Protecting Jessica Chastain?
Another great example of the “Business of Hollywood” and all the manipulation and strong-arming that characterises the industry.
Deadline’s Nikki Finke posted a delicious item yesterday about how Vanity Fair curiously pulled down an article about Jessica Chastain during the Academy’s Oscar voting period. Written by Bruce Handy, the profile was perceived to be unfavourable, and just one day after it was released online, the magazine had it deleted from its archives. Chastain’s people and Sony Pictures deny that they pressured Vanity Fair to remove the piece. Vanity Fair ended up insisting that the decision was theirs: “We took it down because it ran counter to what a number of people at the magazine believed”. As Finke notes though, Bruce Handy is VF’s Deputy Editor; he’s not some junior blogger who went rogue. He’s a veteran, and would probably have a good idea of what “the magazine believed”. Vanity Fair, however, with the exception of Tom Cruise, must maintain solid relationships with celebrities. It’s not impossible then to believe that Handy’s article was pulled down for fear of retribution and withholding. This is why I always laugh when people think the media has the power in Hollywood. The media, in fact, is often powerless against celebrity threats. To the point that fair speech is often muzzled.
So, the article, was it a slam piece?
It certainly wasn’t gushy. And I certainly don’t agree with many of his arguments. Handy posits that Chastain’s features are not memorable enough to make an impact in film. On the contrary, it’s precisely that indistinguishable quality about her face that, to me, makes her so effective. She can be anyone. Still, Handy compares her to a number of other actors and finds her wanting, including Julia Roberts, Cate Blanchett, and...wait for it...
At the height of award season, as the Best Actress race was seen as a contest between the two, some speculated that Chastain and Lawrence were feuding. Chastain then wrote on her Facebook page that the alleged feud was bullsh-t:
"I find it very sad that the media makes up bogus stories about women fighting in this industry. Filming The Help was the most amazing experience and yet, that is the film I'm most asked about in regards to 'fighting on set'. Why do we support the myth that women are competitive and cannot get along? I think all of the actresses recognised this year have given incredible performances. But more important, they've all shown themselves to be filled with generosity and kindness. I've done two photoshoots with Jennifer Lawrence over the years and have found her to be utterly charming and a great talent. I've told her how beautiful her film work is. Please don't allow the media to perpetuate the myth that women aren't supportive of each other. Every time an actress is celebrated for her great work, I cheer. For the more brilliant their performance, the more the audience demands stories about women. With support and encouragement, we help to inspire this industry to create opportunities for women. And as we all know: a great year for women in film, is just a great year for film."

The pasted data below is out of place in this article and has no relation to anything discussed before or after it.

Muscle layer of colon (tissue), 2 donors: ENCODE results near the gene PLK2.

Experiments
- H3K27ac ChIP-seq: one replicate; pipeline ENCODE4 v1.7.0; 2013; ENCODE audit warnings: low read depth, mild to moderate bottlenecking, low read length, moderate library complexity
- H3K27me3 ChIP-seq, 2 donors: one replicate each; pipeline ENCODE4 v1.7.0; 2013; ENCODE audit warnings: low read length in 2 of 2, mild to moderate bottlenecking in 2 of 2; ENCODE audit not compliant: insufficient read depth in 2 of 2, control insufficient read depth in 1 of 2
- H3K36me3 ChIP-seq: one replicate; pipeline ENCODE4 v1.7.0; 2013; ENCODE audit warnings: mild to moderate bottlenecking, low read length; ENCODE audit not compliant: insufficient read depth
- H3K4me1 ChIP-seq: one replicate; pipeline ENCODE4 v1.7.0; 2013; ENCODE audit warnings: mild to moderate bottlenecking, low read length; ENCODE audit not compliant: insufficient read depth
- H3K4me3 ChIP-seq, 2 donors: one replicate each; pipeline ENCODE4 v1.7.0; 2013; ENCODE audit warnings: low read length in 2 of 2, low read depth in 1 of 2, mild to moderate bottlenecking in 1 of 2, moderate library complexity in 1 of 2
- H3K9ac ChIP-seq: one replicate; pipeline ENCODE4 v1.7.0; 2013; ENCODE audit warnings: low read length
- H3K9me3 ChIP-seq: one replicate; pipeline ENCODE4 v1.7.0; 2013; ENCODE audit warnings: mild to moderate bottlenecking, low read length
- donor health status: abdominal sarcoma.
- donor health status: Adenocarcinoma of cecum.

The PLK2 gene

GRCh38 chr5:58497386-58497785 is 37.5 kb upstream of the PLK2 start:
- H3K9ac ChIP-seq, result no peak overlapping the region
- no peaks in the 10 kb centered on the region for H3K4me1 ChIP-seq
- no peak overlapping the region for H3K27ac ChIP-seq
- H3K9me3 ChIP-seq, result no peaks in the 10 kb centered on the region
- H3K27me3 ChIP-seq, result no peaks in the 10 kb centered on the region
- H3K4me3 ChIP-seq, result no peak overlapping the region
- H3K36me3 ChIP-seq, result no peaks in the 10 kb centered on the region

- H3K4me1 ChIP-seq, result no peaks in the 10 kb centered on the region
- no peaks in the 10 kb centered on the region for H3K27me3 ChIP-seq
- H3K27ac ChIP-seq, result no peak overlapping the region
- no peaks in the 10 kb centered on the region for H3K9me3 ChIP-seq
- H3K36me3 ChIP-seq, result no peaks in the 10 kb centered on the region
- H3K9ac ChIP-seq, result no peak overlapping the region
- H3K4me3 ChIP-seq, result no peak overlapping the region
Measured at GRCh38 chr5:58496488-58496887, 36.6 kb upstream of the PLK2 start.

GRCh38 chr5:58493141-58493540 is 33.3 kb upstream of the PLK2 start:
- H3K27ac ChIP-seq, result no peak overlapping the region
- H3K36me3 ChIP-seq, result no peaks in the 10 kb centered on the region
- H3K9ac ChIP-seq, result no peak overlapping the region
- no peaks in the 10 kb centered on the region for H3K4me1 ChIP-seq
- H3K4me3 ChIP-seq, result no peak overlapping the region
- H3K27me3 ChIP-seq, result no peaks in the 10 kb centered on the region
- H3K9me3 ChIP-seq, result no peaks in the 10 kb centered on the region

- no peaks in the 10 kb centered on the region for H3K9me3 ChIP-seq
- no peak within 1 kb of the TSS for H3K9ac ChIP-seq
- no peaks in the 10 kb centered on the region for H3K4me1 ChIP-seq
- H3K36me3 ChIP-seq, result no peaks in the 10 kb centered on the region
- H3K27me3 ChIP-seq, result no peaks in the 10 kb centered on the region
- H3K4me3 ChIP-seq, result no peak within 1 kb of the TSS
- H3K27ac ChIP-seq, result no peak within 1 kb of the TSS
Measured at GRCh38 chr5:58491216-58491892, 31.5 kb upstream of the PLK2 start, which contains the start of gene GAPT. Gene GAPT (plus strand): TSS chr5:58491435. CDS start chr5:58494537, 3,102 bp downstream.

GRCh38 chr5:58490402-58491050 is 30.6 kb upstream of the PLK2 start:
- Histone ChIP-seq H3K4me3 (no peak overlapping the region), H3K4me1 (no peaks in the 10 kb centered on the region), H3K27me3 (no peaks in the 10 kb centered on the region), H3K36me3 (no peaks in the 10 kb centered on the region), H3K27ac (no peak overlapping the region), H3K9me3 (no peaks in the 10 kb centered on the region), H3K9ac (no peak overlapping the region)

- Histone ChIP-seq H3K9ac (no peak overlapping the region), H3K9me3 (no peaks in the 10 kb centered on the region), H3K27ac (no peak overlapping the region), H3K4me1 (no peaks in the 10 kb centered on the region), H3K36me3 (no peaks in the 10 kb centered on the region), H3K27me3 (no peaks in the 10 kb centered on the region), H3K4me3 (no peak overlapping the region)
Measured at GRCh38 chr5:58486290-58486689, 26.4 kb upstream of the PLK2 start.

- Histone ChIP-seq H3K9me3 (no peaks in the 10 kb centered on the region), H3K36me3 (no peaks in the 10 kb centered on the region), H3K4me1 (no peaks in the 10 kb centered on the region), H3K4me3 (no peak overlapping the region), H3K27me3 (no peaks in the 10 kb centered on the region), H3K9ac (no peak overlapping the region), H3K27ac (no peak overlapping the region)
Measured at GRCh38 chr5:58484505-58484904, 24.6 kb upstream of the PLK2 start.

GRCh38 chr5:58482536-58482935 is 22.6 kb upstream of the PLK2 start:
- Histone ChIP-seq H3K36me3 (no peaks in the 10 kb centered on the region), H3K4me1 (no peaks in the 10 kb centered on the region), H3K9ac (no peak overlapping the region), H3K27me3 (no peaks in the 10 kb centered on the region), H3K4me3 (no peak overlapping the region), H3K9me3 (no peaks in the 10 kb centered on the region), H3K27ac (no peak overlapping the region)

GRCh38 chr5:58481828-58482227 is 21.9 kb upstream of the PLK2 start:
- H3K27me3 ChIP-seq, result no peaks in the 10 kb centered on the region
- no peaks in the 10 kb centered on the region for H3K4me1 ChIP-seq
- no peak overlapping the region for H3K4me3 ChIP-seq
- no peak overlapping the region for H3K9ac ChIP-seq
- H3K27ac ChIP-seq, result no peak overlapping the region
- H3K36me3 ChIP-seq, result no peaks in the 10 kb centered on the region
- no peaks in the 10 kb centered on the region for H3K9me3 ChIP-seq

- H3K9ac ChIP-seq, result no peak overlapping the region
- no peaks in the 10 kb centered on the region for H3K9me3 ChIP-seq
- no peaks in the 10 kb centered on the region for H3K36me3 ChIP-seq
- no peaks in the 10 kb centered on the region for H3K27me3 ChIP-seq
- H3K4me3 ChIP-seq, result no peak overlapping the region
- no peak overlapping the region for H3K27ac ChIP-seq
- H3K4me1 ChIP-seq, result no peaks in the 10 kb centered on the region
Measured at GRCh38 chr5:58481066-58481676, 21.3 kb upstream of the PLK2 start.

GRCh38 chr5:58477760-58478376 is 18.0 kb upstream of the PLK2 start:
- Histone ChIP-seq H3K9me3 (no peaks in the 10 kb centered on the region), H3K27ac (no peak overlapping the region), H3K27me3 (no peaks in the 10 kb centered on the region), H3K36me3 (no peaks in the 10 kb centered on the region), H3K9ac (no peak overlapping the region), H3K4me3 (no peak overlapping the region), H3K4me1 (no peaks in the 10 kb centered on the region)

It was a gracious, classy gesture. And it worked. Reports of their rivalry were quelled...even though I’m still hearing rumours from backstage at award shows that Chastain’s people, on at least two occasions, were adamant that she and Jennifer Lawrence were not to be in the same area at the same time. I’ve tried to find photos of the two together and haven’t been able to. I have however found photos of Lawrence with Naomi Watts, Quvenzhane Wallis, and others.
As Duana pointed out though, sometimes the people who represent celebrities aren’t representing what the celebrities really want. If it’s true that Jessica Chastain’s handlers were issuing those edicts, she may not have known about it, although you could argue that it’s every celebrity’s responsibility to make sure his/her team is on message. In light of this Vanity Fair story, and whatever may or may not have been going down behind the scenes between her people and Jennifer Lawrence, perhaps they’ve been overzealous about protecting her. But...from what? And why couldn’t they have protected her from these pants -- as seen this weekend at Paris Fashion Week?
Click here for Nikki Finke’s full analysis on the situation and Bruce Handy’s article on Chastain -- required reading for the Faculty of Celebrity Studies!